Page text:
Not all organizations are ready for the most-sophisticated analytics solutions. An organization's operational maturity must match the sophistication of the technical solution to achieve return on investment.
That the level of sophistication in using Web analytics varies widely is echoed by Jim Sterne, president of the industry advocacy group, Web Analytics Association (WAA). "There are pockets of really smart people doing really neat things, and others are flailing around wildly trying to get themselves wrapped around it," Sterne says--and which you are largely depends on whether you have a thought-out business model.
It's hard not to achieve greater profitability with even a cursory glance at how users interact with a Web site. A tantalizing recent statistic from a study by the Patricia Seybold Group and analytics provider WebSideStory is that shoppers who use the "site search" feature on an e-commerce site buy 270 percent more than shoppers who don't.
Automotive Web sites are among those in the forefront of analytics use. One sophisticated automotive tool is NewLeadsPlus, a lead-generation product developed for franchise dealers to reach active new-car shoppers in their area, launched by Cars.com in January using proprietary search-engine technology. An analysis by Experian Automotive of approximately 300,000 new car leads generated by Cars.com between February 2005 and January 2006 showed that more than 60 percent of those leads purchase a vehicle. The product captures active shoppers who submit their information when shopping through top search engines, including Google and Yahoo. Cars.com verifies these leads and sends them directly to the dealership within seven minutes of submission. With nearly nine out of 10 new car buyers using search engines to research vehicles they're considering, NewLeadsPlus lets dealers reach car buyers they might otherwise miss.
Ford Motor Company's FordDirect.com site lets consumers click on the vehicle of their choice, select the colors and options they want, and get a price quote from a local dealer. Based on what people are surfing on the Ford Web site, the company understands that people in the Southeast are looking for, say, beige convertibles; by analyzing the different categories in searches, they determine what vehicles they should be shipping to different areas. "This is unique among auto companies," says Sterne. But to show how underutilized such capabilities are, Sterne reports that after FordDirect was the subject of a presentation at an analytics summit, somebody stood up and asked incredulously, "Do you mean to tell me people are actually looking at Web analytics?"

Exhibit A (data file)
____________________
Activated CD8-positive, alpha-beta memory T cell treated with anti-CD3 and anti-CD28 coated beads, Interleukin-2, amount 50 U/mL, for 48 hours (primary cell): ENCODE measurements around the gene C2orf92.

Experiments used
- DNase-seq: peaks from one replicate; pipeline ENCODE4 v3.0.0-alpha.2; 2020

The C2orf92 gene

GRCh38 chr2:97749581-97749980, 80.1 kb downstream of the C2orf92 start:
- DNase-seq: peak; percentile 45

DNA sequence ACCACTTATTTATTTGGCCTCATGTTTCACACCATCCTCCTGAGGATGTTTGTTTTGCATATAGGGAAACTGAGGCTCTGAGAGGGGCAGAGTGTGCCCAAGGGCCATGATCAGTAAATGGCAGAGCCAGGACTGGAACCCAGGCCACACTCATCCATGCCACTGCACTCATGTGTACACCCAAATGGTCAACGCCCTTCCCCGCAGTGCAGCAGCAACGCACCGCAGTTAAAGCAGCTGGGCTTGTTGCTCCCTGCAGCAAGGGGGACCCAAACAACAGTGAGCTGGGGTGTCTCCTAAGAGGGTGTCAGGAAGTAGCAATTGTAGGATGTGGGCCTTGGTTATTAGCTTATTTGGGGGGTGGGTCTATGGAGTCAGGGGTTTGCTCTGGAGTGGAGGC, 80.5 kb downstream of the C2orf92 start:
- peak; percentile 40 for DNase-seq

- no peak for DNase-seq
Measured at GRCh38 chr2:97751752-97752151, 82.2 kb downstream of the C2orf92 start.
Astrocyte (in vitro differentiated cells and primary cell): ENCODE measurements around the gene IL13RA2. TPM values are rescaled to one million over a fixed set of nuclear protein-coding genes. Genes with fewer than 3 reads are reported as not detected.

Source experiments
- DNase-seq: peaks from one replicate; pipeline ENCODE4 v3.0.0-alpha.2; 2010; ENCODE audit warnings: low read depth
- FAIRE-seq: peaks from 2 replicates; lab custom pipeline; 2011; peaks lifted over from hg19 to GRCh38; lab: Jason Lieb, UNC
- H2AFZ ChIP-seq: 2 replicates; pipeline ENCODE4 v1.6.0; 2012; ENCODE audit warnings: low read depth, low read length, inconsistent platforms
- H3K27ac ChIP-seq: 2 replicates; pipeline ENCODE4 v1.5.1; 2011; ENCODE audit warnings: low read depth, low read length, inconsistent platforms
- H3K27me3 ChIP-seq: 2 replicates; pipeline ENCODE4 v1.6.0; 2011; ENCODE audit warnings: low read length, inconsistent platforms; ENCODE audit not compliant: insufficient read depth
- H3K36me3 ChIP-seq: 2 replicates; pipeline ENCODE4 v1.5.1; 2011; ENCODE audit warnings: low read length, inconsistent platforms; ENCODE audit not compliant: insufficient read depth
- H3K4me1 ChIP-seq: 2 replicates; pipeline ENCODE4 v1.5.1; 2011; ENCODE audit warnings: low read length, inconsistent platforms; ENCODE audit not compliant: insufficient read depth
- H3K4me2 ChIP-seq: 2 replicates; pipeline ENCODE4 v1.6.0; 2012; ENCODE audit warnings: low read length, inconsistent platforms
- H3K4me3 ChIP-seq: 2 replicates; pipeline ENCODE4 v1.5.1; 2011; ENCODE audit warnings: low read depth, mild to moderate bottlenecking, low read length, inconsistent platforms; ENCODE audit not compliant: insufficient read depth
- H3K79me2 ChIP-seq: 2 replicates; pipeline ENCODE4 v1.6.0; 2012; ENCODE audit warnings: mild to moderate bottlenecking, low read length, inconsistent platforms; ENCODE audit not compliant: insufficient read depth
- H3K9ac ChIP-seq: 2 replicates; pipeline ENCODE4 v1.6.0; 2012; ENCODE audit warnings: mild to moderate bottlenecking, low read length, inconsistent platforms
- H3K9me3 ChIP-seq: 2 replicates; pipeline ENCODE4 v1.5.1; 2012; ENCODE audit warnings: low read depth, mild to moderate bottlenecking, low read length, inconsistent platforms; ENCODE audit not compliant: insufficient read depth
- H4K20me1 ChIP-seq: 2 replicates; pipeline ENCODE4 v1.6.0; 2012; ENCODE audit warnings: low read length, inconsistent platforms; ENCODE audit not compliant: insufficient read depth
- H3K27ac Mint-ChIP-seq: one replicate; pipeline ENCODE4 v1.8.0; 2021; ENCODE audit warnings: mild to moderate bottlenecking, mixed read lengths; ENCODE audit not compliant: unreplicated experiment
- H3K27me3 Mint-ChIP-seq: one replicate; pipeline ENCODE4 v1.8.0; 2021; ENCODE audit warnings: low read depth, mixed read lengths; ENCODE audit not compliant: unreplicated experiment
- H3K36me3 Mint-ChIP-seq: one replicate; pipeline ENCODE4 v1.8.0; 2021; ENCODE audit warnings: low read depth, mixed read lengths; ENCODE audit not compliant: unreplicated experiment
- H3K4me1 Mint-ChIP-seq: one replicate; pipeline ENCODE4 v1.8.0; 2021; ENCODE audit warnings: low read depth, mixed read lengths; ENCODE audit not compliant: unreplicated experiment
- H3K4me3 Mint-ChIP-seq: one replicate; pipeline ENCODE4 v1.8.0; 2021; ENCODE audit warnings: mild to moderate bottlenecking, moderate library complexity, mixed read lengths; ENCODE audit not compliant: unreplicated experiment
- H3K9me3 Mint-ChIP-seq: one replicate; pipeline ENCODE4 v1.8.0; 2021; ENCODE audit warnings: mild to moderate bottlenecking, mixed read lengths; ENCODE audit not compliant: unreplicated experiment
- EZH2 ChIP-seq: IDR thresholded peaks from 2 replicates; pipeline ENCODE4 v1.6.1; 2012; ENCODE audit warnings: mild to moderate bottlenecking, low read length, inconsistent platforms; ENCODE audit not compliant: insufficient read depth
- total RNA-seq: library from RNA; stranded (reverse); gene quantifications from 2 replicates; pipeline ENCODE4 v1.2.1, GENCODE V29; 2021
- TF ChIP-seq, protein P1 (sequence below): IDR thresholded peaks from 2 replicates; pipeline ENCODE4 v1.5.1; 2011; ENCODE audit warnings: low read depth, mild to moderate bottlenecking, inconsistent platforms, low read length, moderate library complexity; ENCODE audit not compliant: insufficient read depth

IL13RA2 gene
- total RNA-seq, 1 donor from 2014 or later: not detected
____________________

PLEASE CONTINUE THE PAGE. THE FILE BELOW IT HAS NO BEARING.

A third wave of the Web analytics market is beginning and involves cross-channel reporting and analysis, reports Gartner's Gassman. External users (customers, citizens, Internet surfers) interact with an organization in multiple ways, such as talking on the telephone, walking into a store, reading a newspaper ad and being visited by salespeople. While the Web is a channel with unique characteristics, it's simply another channel. "A strategic Web channel can't stand alone for long. Some organizations are already integrating Web-site-derived metrics with back-office metrics. Of these, many organizations are crafting integrated reports only several times a year," Gassman says. He believes organizations will soon demand cross-channel features from vendors that support online and offline channel management. Examples of integration include exchanging segmentation definitions, reconciling purchasing information, portal integration, and correlating Web site visits with in-store purchases across online and offline systems.
Web analytics tools could grow beyond the Web into a general customer analysis platform, reported Forrester Research's Bob Chatham last year. To find out if firms were really starting to use them that way, he surveyed Forrester's Web Analytics Peer Research Panel--admittedly, a group of early adopters. He found that while firms are most comfortable producing basic reports, they also have started exploring more valuable, complex uses, such as merging Web traffic stats with data from other channels and performing regular analysis. "Web analytics has traditionally been the domain of a small constituency within marketing," Chatham states, "but firms are finally breaking through internal barriers and connecting Web analytics to other departments, like customer service and IT." Two-thirds of respondents linked site analytics to site performance data at least monthly, and 75 percent of respondents used their analytics packages to analyze non-purchase-related self-service transactions, data that the customer service department owns.